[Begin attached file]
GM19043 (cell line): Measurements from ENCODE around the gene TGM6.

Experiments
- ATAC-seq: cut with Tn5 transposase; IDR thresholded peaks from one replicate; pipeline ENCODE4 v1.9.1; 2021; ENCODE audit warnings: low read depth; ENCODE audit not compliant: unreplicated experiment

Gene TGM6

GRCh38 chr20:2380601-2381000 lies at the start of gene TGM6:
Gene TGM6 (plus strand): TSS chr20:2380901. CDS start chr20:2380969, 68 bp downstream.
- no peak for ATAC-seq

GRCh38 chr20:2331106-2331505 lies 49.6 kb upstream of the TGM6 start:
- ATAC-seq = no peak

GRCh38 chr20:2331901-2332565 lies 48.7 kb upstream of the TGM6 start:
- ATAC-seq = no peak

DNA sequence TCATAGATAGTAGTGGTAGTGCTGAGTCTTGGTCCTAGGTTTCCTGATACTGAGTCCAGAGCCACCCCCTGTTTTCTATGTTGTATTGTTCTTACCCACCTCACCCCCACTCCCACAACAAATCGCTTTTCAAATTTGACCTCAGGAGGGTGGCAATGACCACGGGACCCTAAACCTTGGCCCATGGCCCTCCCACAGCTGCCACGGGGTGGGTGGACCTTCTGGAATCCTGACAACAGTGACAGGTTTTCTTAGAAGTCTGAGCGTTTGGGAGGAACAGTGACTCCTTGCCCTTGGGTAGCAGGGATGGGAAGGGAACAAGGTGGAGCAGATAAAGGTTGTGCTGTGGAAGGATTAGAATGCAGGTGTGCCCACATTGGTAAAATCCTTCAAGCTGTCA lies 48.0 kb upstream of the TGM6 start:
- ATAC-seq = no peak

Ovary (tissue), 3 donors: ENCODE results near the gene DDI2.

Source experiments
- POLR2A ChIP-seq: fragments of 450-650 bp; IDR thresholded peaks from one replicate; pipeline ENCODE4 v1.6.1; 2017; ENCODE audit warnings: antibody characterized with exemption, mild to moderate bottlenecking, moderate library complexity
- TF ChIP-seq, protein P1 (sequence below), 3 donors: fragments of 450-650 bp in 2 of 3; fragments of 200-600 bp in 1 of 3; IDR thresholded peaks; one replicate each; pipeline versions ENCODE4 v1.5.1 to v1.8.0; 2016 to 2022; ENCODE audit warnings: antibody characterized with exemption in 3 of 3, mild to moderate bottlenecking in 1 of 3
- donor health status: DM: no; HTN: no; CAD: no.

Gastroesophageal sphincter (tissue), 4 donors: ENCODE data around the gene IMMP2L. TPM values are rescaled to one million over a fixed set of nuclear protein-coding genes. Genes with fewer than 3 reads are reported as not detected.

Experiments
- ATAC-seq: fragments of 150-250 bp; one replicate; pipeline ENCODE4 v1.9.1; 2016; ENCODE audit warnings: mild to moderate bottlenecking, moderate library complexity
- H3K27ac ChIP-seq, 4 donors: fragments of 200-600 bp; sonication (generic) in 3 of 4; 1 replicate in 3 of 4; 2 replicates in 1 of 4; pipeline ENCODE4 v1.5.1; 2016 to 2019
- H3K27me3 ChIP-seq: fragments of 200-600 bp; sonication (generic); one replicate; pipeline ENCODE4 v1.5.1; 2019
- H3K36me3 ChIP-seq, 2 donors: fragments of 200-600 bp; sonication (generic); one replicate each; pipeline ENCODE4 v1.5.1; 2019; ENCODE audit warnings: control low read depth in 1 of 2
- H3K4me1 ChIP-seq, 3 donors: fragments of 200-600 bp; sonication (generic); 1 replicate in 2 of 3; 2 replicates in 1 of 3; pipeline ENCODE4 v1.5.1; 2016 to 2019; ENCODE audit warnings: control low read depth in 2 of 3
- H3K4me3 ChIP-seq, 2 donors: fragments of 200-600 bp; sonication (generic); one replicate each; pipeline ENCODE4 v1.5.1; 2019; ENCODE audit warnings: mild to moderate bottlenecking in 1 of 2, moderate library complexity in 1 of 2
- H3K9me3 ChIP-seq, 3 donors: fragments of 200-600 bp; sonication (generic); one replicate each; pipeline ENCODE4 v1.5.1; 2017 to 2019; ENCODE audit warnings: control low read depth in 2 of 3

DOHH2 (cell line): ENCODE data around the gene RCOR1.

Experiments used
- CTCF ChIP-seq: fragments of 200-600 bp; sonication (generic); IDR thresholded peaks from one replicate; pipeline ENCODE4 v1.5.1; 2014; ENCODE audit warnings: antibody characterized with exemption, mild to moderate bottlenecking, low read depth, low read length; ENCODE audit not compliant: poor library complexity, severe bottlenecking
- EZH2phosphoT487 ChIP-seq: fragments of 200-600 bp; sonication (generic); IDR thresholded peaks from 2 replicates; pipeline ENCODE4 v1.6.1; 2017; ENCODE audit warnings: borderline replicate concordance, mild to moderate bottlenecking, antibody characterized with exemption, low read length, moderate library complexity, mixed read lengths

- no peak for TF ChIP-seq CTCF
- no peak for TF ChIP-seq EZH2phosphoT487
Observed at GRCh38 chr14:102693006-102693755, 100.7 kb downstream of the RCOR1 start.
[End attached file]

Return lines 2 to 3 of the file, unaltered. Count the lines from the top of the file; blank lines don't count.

Experiments
- ATAC-seq: cut with Tn5 transposase; IDR thresholded peaks from one replicate; pipeline ENCODE4 v1.9.1; 2021; ENCODE audit warnings: low read depth; ENCODE audit not compliant: unreplicated experiment